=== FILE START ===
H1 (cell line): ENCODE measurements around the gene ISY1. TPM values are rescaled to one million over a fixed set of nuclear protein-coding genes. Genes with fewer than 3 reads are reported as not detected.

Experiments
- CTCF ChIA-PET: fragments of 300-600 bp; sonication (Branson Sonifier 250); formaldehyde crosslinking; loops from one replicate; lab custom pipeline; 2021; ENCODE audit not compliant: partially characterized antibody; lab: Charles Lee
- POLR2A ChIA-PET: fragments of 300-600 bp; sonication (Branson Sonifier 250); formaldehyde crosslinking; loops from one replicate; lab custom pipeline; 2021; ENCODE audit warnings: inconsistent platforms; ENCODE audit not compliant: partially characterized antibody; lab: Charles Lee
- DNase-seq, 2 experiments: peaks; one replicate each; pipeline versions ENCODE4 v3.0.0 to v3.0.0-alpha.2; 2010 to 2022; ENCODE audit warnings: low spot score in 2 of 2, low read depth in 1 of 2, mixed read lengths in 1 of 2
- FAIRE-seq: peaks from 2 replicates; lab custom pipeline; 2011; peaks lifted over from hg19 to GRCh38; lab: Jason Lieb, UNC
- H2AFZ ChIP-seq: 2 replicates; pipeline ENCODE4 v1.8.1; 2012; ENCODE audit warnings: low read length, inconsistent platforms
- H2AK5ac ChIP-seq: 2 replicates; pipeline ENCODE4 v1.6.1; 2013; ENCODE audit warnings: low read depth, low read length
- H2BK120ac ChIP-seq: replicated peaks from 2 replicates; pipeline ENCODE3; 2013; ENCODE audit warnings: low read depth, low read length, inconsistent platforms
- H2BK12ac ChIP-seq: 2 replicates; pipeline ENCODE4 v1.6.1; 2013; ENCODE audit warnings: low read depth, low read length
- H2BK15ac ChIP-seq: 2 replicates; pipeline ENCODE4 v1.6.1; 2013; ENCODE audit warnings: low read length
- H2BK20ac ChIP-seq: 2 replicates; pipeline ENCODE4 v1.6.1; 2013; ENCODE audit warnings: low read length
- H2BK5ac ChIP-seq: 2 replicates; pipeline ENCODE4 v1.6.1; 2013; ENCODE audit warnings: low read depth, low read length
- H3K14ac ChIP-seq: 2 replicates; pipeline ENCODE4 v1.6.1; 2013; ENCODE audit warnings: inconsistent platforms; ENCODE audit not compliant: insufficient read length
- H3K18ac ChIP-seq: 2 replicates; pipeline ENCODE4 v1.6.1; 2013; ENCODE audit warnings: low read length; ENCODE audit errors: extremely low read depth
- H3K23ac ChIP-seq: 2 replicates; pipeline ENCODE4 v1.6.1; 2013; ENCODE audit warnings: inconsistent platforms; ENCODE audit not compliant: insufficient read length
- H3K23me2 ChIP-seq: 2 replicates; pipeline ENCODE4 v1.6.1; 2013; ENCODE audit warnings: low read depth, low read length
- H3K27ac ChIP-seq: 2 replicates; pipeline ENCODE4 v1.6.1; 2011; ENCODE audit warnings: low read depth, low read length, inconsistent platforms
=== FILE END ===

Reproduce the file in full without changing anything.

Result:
H1 (cell line): ENCODE measurements around the gene ISY1. TPM values are rescaled to one million over a fixed set of nuclear protein-coding genes. Genes with fewer than 3 reads are reported as not detected.

Experiments
- CTCF ChIA-PET: fragments of 300-600 bp; sonication (Branson Sonifier 250); formaldehyde crosslinking; loops from one replicate; lab custom pipeline; 2021; ENCODE audit not compliant: partially characterized antibody; lab: Charles Lee
- POLR2A ChIA-PET: fragments of 300-600 bp; sonication (Branson Sonifier 250); formaldehyde crosslinking; loops from one replicate; lab custom pipeline; 2021; ENCODE audit warnings: inconsistent platforms; ENCODE audit not compliant: partially characterized antibody; lab: Charles Lee
- DNase-seq, 2 experiments: peaks; one replicate each; pipeline versions ENCODE4 v3.0.0 to v3.0.0-alpha.2; 2010 to 2022; ENCODE audit warnings: low spot score in 2 of 2, low read depth in 1 of 2, mixed read lengths in 1 of 2
- FAIRE-seq: peaks from 2 replicates; lab custom pipeline; 2011; peaks lifted over from hg19 to GRCh38; lab: Jason Lieb, UNC
- H2AFZ ChIP-seq: 2 replicates; pipeline ENCODE4 v1.8.1; 2012; ENCODE audit warnings: low read length, inconsistent platforms
- H2AK5ac ChIP-seq: 2 replicates; pipeline ENCODE4 v1.6.1; 2013; ENCODE audit warnings: low read depth, low read length
- H2BK120ac ChIP-seq: replicated peaks from 2 replicates; pipeline ENCODE3; 2013; ENCODE audit warnings: low read depth, low read length, inconsistent platforms
- H2BK12ac ChIP-seq: 2 replicates; pipeline ENCODE4 v1.6.1; 2013; ENCODE audit warnings: low read depth, low read length
- H2BK15ac ChIP-seq: 2 replicates; pipeline ENCODE4 v1.6.1; 2013; ENCODE audit warnings: low read length
- H2BK20ac ChIP-seq: 2 replicates; pipeline ENCODE4 v1.6.1; 2013; ENCODE audit warnings: low read length
- H2BK5ac ChIP-seq: 2 replicates; pipeline ENCODE4 v1.6.1; 2013; ENCODE audit warnings: low read depth, low read length
- H3K14ac ChIP-seq: 2 replicates; pipeline ENCODE4 v1.6.1; 2013; ENCODE audit warnings: inconsistent platforms; ENCODE audit not compliant: insufficient read length
- H3K18ac ChIP-seq: 2 replicates; pipeline ENCODE4 v1.6.1; 2013; ENCODE audit warnings: low read length; ENCODE audit errors: extremely low read depth
- H3K23ac ChIP-seq: 2 replicates; pipeline ENCODE4 v1.6.1; 2013; ENCODE audit warnings: inconsistent platforms; ENCODE audit not compliant: insufficient read length
- H3K23me2 ChIP-seq: 2 replicates; pipeline ENCODE4 v1.6.1; 2013; ENCODE audit warnings: low read depth, low read length
- H3K27ac ChIP-seq: 2 replicates; pipeline ENCODE4 v1.6.1; 2011; ENCODE audit warnings: low read depth, low read length, inconsistent platforms